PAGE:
Volume display - Interpolate turned off by default in newest stable?

Hey all,

Newest stable looks awesome. Rock solid for me so far (MacOS).

I did notice that Interpolate is turned off by default in the Volumes module. Is this new?

Thanks!

-Hollister

:+1:

I don’t think we changed anything related to this. Is it possible that you changed this default in your application startup script (.slicerrc.py)?

@hherhold did you install the .slicerrc.py we distribute during the slicerMorph workshop? That does disable the interpolation.

@muratmaga Hey, Murat, thanks for the reply. Nope - I’ve used bits and pieces from the .slicerrc.py you shared with me a while back, but nothing regarding interpolation. And I haven’t changed my .slicerrc.py in weeks.

I’ll double-check it against the 9-1 nightly (I keep a few around, just in case) and let you know.

Note that using interpolation for image display is not just some trick or some arbitrary post-processing step that users may or may not want. Instead, interpolation provides (a good approximation) of the original continuous signal that is reconstructed from discrete point samples.

It is OK to temporarily disable interpolation for debugging or as a workaround for lack of image grid display during segmentation, but I don’t think it is a good idea to advertise disabling interpolation as a setting that users should use by default.

The SlicerMorph extension is turning off interpolation by default if it is an installed extension?

cc: @pieper

Yes, the most recent SlicerMorph has optional config with interpolation off, which I was told is the preference in that community. You can either toggle off all SlicerMorph customizations (in the Edit->Application Preferences->SlicerMorph pane) or you can edit the SlicerMorphRC.py that we provide.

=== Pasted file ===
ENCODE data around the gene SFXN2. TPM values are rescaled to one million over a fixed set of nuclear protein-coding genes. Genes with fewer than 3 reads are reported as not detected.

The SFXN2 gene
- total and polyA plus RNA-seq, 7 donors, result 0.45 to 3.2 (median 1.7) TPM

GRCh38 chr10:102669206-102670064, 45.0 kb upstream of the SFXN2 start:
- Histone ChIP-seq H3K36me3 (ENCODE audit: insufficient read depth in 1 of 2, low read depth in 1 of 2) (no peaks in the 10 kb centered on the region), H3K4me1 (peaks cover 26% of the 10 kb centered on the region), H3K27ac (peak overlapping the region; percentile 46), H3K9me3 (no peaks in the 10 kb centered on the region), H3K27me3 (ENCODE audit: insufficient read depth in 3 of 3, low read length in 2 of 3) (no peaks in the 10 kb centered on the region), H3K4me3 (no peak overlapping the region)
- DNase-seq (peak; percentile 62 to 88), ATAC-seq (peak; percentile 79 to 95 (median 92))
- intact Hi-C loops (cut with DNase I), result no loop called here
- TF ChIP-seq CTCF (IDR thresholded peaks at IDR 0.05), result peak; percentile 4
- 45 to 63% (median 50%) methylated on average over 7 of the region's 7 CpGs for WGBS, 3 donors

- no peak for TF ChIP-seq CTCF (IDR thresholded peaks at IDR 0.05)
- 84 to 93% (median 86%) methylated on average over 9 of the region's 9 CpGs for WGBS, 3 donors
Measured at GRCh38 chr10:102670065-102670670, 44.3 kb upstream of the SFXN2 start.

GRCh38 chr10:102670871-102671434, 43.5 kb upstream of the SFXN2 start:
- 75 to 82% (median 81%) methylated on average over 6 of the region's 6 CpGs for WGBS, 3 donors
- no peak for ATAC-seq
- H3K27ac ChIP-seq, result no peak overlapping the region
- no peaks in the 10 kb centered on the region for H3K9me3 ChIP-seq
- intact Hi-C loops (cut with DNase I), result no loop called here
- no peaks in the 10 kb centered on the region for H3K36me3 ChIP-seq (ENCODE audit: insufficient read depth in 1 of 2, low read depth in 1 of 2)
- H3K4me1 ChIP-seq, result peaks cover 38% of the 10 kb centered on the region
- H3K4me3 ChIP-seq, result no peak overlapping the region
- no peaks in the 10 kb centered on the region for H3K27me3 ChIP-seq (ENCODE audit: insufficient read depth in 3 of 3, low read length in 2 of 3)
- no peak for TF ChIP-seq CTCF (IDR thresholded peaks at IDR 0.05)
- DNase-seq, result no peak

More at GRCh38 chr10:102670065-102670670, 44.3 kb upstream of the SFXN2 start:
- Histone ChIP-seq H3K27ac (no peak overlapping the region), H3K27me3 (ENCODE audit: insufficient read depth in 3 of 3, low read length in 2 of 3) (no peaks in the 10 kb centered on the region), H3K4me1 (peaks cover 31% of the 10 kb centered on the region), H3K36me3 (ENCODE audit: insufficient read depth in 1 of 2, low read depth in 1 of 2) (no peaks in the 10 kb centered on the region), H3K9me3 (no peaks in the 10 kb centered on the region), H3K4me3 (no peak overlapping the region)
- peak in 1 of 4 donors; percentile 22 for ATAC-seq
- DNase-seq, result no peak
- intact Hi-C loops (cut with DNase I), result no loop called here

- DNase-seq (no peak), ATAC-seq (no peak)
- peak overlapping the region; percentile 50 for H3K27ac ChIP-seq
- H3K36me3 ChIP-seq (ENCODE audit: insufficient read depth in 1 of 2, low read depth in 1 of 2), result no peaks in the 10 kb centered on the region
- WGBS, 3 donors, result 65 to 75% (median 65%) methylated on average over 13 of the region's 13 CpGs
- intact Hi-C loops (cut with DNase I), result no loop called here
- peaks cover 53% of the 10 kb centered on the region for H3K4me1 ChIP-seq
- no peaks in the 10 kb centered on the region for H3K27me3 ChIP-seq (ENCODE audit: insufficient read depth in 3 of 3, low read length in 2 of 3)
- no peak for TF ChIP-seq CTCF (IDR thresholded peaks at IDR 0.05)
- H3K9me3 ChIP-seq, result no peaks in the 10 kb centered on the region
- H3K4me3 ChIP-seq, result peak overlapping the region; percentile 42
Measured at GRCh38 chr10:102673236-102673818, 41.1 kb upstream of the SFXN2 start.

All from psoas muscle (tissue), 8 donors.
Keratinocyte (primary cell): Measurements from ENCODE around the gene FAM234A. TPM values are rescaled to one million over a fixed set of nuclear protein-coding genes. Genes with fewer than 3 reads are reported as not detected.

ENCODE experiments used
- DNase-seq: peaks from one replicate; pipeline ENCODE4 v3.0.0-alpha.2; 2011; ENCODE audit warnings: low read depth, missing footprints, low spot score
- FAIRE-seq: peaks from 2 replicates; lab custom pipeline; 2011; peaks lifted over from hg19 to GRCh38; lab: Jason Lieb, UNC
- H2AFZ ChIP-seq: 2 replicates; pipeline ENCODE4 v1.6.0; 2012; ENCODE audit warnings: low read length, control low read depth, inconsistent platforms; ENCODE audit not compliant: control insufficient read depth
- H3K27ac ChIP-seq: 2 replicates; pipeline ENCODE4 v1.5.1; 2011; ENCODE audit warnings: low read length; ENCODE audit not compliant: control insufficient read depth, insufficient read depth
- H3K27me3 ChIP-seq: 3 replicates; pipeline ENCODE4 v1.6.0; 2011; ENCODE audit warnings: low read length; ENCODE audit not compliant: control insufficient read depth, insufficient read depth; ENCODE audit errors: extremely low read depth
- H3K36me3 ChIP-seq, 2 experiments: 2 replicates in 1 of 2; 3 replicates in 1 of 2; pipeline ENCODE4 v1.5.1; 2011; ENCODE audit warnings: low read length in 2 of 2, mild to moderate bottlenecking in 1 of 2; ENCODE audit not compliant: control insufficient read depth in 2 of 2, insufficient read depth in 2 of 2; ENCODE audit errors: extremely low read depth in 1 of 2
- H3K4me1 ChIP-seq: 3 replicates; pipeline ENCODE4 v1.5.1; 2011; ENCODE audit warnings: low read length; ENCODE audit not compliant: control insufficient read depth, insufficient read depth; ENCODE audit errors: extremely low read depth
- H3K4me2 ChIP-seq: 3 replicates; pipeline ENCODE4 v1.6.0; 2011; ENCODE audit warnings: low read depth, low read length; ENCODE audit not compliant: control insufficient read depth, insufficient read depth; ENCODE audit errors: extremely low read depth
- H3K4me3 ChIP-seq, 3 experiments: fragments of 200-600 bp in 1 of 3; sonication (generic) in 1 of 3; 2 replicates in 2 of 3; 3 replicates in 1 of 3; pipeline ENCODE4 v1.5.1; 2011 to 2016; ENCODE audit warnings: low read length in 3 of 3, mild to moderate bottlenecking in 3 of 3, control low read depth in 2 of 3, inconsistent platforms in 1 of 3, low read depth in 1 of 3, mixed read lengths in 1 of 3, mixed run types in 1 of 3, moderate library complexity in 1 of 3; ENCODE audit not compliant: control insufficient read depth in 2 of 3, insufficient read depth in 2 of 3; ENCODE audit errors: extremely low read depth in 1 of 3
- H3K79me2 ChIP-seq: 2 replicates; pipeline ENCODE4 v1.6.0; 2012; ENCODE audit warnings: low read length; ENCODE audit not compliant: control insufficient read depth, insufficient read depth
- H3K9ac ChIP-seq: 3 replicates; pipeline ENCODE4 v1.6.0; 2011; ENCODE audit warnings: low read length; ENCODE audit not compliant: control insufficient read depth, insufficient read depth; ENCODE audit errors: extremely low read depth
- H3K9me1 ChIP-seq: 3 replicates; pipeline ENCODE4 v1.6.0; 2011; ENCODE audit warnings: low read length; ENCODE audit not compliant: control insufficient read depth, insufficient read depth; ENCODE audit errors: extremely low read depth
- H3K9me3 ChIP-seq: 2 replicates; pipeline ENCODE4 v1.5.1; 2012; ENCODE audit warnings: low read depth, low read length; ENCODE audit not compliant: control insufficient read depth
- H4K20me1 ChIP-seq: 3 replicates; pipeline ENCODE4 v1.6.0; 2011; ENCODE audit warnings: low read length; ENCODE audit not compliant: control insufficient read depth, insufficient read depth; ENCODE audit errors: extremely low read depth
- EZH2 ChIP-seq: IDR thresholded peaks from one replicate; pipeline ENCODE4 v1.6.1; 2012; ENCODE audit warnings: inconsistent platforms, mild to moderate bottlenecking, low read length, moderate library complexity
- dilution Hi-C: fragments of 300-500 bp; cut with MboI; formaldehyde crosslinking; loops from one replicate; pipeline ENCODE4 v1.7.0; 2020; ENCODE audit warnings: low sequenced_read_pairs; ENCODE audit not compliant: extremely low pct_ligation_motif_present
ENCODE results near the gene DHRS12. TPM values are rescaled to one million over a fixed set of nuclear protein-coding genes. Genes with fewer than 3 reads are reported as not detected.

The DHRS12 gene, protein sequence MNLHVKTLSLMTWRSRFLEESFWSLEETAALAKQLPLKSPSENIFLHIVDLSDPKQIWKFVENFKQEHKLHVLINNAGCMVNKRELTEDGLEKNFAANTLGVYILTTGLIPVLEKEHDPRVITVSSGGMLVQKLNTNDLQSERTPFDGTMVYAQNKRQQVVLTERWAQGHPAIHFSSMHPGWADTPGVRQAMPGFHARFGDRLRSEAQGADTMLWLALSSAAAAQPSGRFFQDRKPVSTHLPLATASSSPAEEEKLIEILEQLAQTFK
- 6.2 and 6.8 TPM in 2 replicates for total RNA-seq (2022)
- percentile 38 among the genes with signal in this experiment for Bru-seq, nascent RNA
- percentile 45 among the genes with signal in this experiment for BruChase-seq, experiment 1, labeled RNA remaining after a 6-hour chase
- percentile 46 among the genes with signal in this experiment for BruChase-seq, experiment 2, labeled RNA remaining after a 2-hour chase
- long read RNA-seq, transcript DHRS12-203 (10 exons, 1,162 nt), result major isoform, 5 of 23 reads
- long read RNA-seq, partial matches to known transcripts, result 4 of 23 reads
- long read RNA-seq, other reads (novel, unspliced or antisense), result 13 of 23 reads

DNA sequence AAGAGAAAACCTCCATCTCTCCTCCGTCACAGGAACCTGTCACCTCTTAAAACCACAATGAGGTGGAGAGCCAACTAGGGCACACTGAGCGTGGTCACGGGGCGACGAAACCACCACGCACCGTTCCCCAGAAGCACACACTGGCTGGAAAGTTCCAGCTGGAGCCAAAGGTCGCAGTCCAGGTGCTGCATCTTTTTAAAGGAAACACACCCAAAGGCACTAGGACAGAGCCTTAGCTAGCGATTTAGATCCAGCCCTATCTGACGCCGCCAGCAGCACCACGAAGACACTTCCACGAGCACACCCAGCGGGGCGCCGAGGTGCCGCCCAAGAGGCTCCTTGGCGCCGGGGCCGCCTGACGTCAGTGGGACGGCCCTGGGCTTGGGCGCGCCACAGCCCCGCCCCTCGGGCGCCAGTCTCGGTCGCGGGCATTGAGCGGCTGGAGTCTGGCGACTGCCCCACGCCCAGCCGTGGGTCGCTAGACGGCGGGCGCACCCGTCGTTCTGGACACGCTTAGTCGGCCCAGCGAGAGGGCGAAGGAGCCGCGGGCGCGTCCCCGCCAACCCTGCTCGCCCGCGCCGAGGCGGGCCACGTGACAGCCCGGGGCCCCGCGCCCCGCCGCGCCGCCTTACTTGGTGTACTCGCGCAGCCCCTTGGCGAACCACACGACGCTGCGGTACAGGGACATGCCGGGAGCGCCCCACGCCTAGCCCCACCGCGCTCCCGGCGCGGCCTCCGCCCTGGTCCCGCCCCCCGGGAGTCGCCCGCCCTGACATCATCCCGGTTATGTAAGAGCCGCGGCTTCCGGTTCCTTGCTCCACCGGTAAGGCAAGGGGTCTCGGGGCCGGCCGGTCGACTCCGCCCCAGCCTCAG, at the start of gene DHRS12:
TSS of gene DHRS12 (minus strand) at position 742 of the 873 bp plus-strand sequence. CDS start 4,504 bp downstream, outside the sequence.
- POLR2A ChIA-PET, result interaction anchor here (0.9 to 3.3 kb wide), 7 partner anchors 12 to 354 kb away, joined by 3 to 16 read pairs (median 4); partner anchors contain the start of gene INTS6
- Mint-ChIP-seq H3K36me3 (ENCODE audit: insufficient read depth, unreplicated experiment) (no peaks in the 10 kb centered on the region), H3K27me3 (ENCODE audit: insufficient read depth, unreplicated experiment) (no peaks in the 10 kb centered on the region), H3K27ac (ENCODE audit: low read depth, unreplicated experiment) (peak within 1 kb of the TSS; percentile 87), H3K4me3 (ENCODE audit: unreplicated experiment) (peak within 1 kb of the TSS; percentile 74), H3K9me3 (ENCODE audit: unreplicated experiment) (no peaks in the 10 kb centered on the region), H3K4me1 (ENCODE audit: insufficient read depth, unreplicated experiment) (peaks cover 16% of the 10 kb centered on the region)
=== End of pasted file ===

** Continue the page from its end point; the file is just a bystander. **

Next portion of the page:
@muratmaga What is the motivation for disabling interpolation? If it is just familiarity for the users then it may be managed by user training. If there are specific reasons then maybe they can be addressed directly, without disabling interpolation (e.g., display grid when voxel size reaches a certain threshold).

Most of our users need to use the manual segmentation as they are working on the microCT scans of dry bones in which intensity based tools don’t work well. In such cases, it is better to be able to see the voxel boundaries clearly (e.g., so that you can find the gap between the cranial sutures).

What is the benefit of interpolation in the slice view?

Interpolated image shows you the faithfully reconstructed continuous signal from the discrete samples. This reconstruction is lossless if sample-rate criterion is satisfied (see more details here). The criterion is not always satisfied - that’s when you see staircase artifacts in the reconstructed image (in both slice views, volume rendering, and reconstructed surfaces):

Interpolation is still about the best thing you can do, and definitely provides much more faithful reconstruction of the original signal than no interpolation (= nearest neighbor interpolation). Also, you can always make the sample-rate criterion satisfied by applying a low-pass filter on the data. That’s why we always apply surface smoothing when surface is reconstructed from from labelmap volume.

You should be able to see small details better when interpolation is used. For example, try to draw the dark separating line in this image when it is displayed with/without interpolation:

You need to squint your eye and guess where to draw when voxels are shown without interpolation, while it is quite straightforward on the interpolated image.

I agree that it can be useful to show the voxel grid during segmentation so that you know how fine details you can paint and where. Note that this is the grid of the binary labelmap representation of the segmentation and not the grid of the background scalar volume.

We could quite easily add this grid display option to the segmentation displayable manager (above a certain zoom factor). You can simulate it with this Python code snippet:

import SampleData